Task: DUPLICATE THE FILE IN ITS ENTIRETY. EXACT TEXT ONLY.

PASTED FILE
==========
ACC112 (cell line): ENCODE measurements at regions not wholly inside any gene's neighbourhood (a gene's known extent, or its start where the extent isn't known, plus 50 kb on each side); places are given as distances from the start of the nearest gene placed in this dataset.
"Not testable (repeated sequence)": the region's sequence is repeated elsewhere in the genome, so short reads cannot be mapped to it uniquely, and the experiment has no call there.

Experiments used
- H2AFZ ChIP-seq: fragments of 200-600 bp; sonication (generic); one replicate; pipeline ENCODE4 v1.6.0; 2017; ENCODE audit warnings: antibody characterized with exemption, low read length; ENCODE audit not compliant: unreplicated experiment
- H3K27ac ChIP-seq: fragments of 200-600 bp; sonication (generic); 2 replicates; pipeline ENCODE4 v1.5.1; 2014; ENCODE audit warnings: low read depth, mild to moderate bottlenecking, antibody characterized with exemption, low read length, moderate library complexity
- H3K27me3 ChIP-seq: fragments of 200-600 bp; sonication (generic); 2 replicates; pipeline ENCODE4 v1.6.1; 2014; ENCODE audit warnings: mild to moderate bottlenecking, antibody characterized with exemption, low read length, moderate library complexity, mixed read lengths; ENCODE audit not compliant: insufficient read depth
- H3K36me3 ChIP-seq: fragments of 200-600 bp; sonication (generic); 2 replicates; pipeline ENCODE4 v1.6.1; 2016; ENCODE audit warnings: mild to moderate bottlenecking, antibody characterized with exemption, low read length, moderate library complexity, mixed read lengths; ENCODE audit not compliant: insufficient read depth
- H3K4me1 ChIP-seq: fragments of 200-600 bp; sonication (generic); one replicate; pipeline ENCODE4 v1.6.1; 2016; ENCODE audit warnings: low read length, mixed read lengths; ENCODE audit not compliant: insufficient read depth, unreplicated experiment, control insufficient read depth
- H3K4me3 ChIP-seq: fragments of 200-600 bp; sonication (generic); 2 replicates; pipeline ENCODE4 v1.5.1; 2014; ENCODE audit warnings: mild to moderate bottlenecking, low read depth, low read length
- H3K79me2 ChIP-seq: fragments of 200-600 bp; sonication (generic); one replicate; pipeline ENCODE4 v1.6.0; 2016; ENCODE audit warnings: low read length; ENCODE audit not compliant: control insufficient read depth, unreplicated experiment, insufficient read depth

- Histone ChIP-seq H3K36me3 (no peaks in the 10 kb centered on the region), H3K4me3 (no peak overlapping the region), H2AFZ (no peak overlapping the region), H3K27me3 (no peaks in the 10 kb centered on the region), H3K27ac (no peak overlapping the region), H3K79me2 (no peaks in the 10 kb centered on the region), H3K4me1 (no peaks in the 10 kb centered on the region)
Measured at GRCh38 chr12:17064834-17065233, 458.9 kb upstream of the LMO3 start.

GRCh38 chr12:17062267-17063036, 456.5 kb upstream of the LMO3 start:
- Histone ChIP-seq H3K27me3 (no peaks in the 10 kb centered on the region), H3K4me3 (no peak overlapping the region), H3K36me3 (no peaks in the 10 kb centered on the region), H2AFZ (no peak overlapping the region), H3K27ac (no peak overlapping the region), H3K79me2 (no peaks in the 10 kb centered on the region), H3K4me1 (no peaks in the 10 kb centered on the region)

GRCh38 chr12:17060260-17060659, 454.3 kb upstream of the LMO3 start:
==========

ACC112 (cell line): ENCODE measurements at regions not wholly inside any gene's neighbourhood (a gene's known extent, or its start where the extent isn't known, plus 50 kb on each side); places are given as distances from the start of the nearest gene placed in this dataset.
"Not testable (repeated sequence)": the region's sequence is repeated elsewhere in the genome, so short reads cannot be mapped to it uniquely, and the experiment has no call there.

Experiments used
- H2AFZ ChIP-seq: fragments of 200-600 bp; sonication (generic); one replicate; pipeline ENCODE4 v1.6.0; 2017; ENCODE audit warnings: antibody characterized with exemption, low read length; ENCODE audit not compliant: unreplicated experiment
- H3K27ac ChIP-seq: fragments of 200-600 bp; sonication (generic); 2 replicates; pipeline ENCODE4 v1.5.1; 2014; ENCODE audit warnings: low read depth, mild to moderate bottlenecking, antibody characterized with exemption, low read length, moderate library complexity
- H3K27me3 ChIP-seq: fragments of 200-600 bp; sonication (generic); 2 replicates; pipeline ENCODE4 v1.6.1; 2014; ENCODE audit warnings: mild to moderate bottlenecking, antibody characterized with exemption, low read length, moderate library complexity, mixed read lengths; ENCODE audit not compliant: insufficient read depth
- H3K36me3 ChIP-seq: fragments of 200-600 bp; sonication (generic); 2 replicates; pipeline ENCODE4 v1.6.1; 2016; ENCODE audit warnings: mild to moderate bottlenecking, antibody characterized with exemption, low read length, moderate library complexity, mixed read lengths; ENCODE audit not compliant: insufficient read depth
- H3K4me1 ChIP-seq: fragments of 200-600 bp; sonication (generic); one replicate; pipeline ENCODE4 v1.6.1; 2016; ENCODE audit warnings: low read length, mixed read lengths; ENCODE audit not compliant: insufficient read depth, unreplicated experiment, control insufficient read depth
- H3K4me3 ChIP-seq: fragments of 200-600 bp; sonication (generic); 2 replicates; pipeline ENCODE4 v1.5.1; 2014; ENCODE audit warnings: mild to moderate bottlenecking, low read depth, low read length
- H3K79me2 ChIP-seq: fragments of 200-600 bp; sonication (generic); one replicate; pipeline ENCODE4 v1.6.0; 2016; ENCODE audit warnings: low read length; ENCODE audit not compliant: control insufficient read depth, unreplicated experiment, insufficient read depth

- Histone ChIP-seq H3K36me3 (no peaks in the 10 kb centered on the region), H3K4me3 (no peak overlapping the region), H2AFZ (no peak overlapping the region), H3K27me3 (no peaks in the 10 kb centered on the region), H3K27ac (no peak overlapping the region), H3K79me2 (no peaks in the 10 kb centered on the region), H3K4me1 (no peaks in the 10 kb centered on the region)
Measured at GRCh38 chr12:17064834-17065233, 458.9 kb upstream of the LMO3 start.

GRCh38 chr12:17062267-17063036, 456.5 kb upstream of the LMO3 start:
- Histone ChIP-seq H3K27me3 (no peaks in the 10 kb centered on the region), H3K4me3 (no peak overlapping the region), H3K36me3 (no peaks in the 10 kb centered on the region), H2AFZ (no peak overlapping the region), H3K27ac (no peak overlapping the region), H3K79me2 (no peaks in the 10 kb centered on the region), H3K4me1 (no peaks in the 10 kb centered on the region)

GRCh38 chr12:17060260-17060659, 454.3 kb upstream of the LMO3 start: